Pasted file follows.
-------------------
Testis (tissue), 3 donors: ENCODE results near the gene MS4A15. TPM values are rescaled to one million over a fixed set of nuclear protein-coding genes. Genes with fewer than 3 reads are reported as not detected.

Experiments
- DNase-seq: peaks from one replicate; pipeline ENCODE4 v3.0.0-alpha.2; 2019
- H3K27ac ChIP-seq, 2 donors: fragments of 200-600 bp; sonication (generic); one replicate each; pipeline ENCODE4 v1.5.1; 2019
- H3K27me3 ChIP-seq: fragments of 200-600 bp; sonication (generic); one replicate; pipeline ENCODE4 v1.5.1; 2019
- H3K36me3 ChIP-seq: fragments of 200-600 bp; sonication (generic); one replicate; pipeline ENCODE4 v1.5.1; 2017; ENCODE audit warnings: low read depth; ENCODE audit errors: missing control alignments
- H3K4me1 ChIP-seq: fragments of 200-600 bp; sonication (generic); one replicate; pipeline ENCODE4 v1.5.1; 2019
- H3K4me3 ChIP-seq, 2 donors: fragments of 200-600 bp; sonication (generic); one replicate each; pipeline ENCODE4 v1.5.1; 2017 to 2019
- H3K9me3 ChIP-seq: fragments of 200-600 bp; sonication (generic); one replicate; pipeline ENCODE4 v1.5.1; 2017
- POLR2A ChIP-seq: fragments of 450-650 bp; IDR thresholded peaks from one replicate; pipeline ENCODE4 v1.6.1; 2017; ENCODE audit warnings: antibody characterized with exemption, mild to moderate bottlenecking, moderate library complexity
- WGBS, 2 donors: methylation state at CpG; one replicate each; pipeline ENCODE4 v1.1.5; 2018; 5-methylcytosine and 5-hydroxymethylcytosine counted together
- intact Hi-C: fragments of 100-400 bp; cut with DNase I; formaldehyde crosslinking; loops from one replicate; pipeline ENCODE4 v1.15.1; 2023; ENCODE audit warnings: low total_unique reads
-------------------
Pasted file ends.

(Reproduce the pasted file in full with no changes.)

Testis (tissue), 3 donors: ENCODE results near the gene MS4A15. TPM values are rescaled to one million over a fixed set of nuclear protein-coding genes. Genes with fewer than 3 reads are reported as not detected.

Experiments
- DNase-seq: peaks from one replicate; pipeline ENCODE4 v3.0.0-alpha.2; 2019
- H3K27ac ChIP-seq, 2 donors: fragments of 200-600 bp; sonication (generic); one replicate each; pipeline ENCODE4 v1.5.1; 2019
- H3K27me3 ChIP-seq: fragments of 200-600 bp; sonication (generic); one replicate; pipeline ENCODE4 v1.5.1; 2019
- H3K36me3 ChIP-seq: fragments of 200-600 bp; sonication (generic); one replicate; pipeline ENCODE4 v1.5.1; 2017; ENCODE audit warnings: low read depth; ENCODE audit errors: missing control alignments
- H3K4me1 ChIP-seq: fragments of 200-600 bp; sonication (generic); one replicate; pipeline ENCODE4 v1.5.1; 2019
- H3K4me3 ChIP-seq, 2 donors: fragments of 200-600 bp; sonication (generic); one replicate each; pipeline ENCODE4 v1.5.1; 2017 to 2019
- H3K9me3 ChIP-seq: fragments of 200-600 bp; sonication (generic); one replicate; pipeline ENCODE4 v1.5.1; 2017
- POLR2A ChIP-seq: fragments of 450-650 bp; IDR thresholded peaks from one replicate; pipeline ENCODE4 v1.6.1; 2017; ENCODE audit warnings: antibody characterized with exemption, mild to moderate bottlenecking, moderate library complexity
- WGBS, 2 donors: methylation state at CpG; one replicate each; pipeline ENCODE4 v1.1.5; 2018; 5-methylcytosine and 5-hydroxymethylcytosine counted together
- intact Hi-C: fragments of 100-400 bp; cut with DNase I; formaldehyde crosslinking; loops from one replicate; pipeline ENCODE4 v1.15.1; 2023; ENCODE audit warnings: low total_unique reads